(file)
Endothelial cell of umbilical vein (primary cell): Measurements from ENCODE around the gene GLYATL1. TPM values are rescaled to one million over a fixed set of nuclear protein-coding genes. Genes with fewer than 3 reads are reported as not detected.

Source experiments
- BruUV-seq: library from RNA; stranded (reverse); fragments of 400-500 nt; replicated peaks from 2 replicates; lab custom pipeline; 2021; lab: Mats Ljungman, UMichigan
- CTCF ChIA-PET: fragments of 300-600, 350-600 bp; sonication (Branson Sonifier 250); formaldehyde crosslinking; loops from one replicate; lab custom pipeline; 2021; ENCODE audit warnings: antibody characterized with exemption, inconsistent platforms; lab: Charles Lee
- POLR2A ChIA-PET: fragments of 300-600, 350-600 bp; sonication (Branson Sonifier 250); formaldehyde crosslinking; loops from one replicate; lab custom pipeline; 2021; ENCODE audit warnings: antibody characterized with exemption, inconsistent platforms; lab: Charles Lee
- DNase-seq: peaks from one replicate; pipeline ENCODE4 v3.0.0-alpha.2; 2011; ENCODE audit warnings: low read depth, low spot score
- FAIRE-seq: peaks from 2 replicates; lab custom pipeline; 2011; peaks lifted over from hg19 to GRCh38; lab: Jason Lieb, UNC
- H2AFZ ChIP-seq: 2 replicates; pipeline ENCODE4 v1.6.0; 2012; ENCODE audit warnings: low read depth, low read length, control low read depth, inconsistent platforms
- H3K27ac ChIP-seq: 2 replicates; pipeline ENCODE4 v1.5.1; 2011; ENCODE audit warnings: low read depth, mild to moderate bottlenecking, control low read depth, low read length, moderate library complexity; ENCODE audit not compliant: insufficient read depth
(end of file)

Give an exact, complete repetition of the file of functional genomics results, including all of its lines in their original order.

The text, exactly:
Endothelial cell of umbilical vein (primary cell): Measurements from ENCODE around the gene GLYATL1. TPM values are rescaled to one million over a fixed set of nuclear protein-coding genes. Genes with fewer than 3 reads are reported as not detected.

Source experiments
- BruUV-seq: library from RNA; stranded (reverse); fragments of 400-500 nt; replicated peaks from 2 replicates; lab custom pipeline; 2021; lab: Mats Ljungman, UMichigan
- CTCF ChIA-PET: fragments of 300-600, 350-600 bp; sonication (Branson Sonifier 250); formaldehyde crosslinking; loops from one replicate; lab custom pipeline; 2021; ENCODE audit warnings: antibody characterized with exemption, inconsistent platforms; lab: Charles Lee
- POLR2A ChIA-PET: fragments of 300-600, 350-600 bp; sonication (Branson Sonifier 250); formaldehyde crosslinking; loops from one replicate; lab custom pipeline; 2021; ENCODE audit warnings: antibody characterized with exemption, inconsistent platforms; lab: Charles Lee
- DNase-seq: peaks from one replicate; pipeline ENCODE4 v3.0.0-alpha.2; 2011; ENCODE audit warnings: low read depth, low spot score
- FAIRE-seq: peaks from 2 replicates; lab custom pipeline; 2011; peaks lifted over from hg19 to GRCh38; lab: Jason Lieb, UNC
- H2AFZ ChIP-seq: 2 replicates; pipeline ENCODE4 v1.6.0; 2012; ENCODE audit warnings: low read depth, low read length, control low read depth, inconsistent platforms
- H3K27ac ChIP-seq: 2 replicates; pipeline ENCODE4 v1.5.1; 2011; ENCODE audit warnings: low read depth, mild to moderate bottlenecking, control low read depth, low read length, moderate library complexity; ENCODE audit not compliant: insufficient read depth